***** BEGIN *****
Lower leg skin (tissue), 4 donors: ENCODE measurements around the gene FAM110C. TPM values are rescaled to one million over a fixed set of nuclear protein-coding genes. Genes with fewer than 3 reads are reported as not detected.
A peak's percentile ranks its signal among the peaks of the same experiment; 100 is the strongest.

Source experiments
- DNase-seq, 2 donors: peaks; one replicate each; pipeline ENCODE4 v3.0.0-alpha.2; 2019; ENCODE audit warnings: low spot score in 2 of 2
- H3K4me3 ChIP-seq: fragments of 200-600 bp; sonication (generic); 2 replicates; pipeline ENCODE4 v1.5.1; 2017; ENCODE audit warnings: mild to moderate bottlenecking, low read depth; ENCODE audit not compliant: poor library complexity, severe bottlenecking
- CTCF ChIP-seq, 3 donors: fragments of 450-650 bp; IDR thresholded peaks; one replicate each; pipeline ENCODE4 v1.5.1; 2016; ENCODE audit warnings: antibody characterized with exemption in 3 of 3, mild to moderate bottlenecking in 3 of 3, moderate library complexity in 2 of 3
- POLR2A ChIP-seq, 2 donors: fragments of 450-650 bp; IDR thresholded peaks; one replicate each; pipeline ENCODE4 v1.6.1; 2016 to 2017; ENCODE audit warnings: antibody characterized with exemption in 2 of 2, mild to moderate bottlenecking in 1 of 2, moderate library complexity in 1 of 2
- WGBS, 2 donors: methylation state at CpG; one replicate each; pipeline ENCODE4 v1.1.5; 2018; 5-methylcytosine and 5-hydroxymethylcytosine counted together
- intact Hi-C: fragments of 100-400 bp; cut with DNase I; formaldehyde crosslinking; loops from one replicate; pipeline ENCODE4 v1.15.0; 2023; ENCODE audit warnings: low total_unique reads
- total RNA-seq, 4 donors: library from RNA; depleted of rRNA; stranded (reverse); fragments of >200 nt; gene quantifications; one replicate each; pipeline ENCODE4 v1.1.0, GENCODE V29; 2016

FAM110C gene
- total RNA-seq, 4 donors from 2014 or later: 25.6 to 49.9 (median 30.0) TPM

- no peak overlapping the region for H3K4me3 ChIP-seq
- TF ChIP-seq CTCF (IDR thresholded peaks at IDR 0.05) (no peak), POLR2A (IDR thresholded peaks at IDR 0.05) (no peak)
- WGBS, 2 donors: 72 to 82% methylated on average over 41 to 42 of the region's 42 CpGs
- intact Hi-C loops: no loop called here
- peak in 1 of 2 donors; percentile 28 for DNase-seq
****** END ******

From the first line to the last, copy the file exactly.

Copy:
Lower leg skin (tissue), 4 donors: ENCODE measurements around the gene FAM110C. TPM values are rescaled to one million over a fixed set of nuclear protein-coding genes. Genes with fewer than 3 reads are reported as not detected.
A peak's percentile ranks its signal among the peaks of the same experiment; 100 is the strongest.

Source experiments
- DNase-seq, 2 donors: peaks; one replicate each; pipeline ENCODE4 v3.0.0-alpha.2; 2019; ENCODE audit warnings: low spot score in 2 of 2
- H3K4me3 ChIP-seq: fragments of 200-600 bp; sonication (generic); 2 replicates; pipeline ENCODE4 v1.5.1; 2017; ENCODE audit warnings: mild to moderate bottlenecking, low read depth; ENCODE audit not compliant: poor library complexity, severe bottlenecking
- CTCF ChIP-seq, 3 donors: fragments of 450-650 bp; IDR thresholded peaks; one replicate each; pipeline ENCODE4 v1.5.1; 2016; ENCODE audit warnings: antibody characterized with exemption in 3 of 3, mild to moderate bottlenecking in 3 of 3, moderate library complexity in 2 of 3
- POLR2A ChIP-seq, 2 donors: fragments of 450-650 bp; IDR thresholded peaks; one replicate each; pipeline ENCODE4 v1.6.1; 2016 to 2017; ENCODE audit warnings: antibody characterized with exemption in 2 of 2, mild to moderate bottlenecking in 1 of 2, moderate library complexity in 1 of 2
- WGBS, 2 donors: methylation state at CpG; one replicate each; pipeline ENCODE4 v1.1.5; 2018; 5-methylcytosine and 5-hydroxymethylcytosine counted together
- intact Hi-C: fragments of 100-400 bp; cut with DNase I; formaldehyde crosslinking; loops from one replicate; pipeline ENCODE4 v1.15.0; 2023; ENCODE audit warnings: low total_unique reads
- total RNA-seq, 4 donors: library from RNA; depleted of rRNA; stranded (reverse); fragments of >200 nt; gene quantifications; one replicate each; pipeline ENCODE4 v1.1.0, GENCODE V29; 2016

FAM110C gene
- total RNA-seq, 4 donors from 2014 or later: 25.6 to 49.9 (median 30.0) TPM

- no peak overlapping the region for H3K4me3 ChIP-seq
- TF ChIP-seq CTCF (IDR thresholded peaks at IDR 0.05) (no peak), POLR2A (IDR thresholded peaks at IDR 0.05) (no peak)
- WGBS, 2 donors: 72 to 82% methylated on average over 41 to 42 of the region's 42 CpGs
- intact Hi-C loops: no loop called here
- peak in 1 of 2 donors; percentile 28 for DNase-seq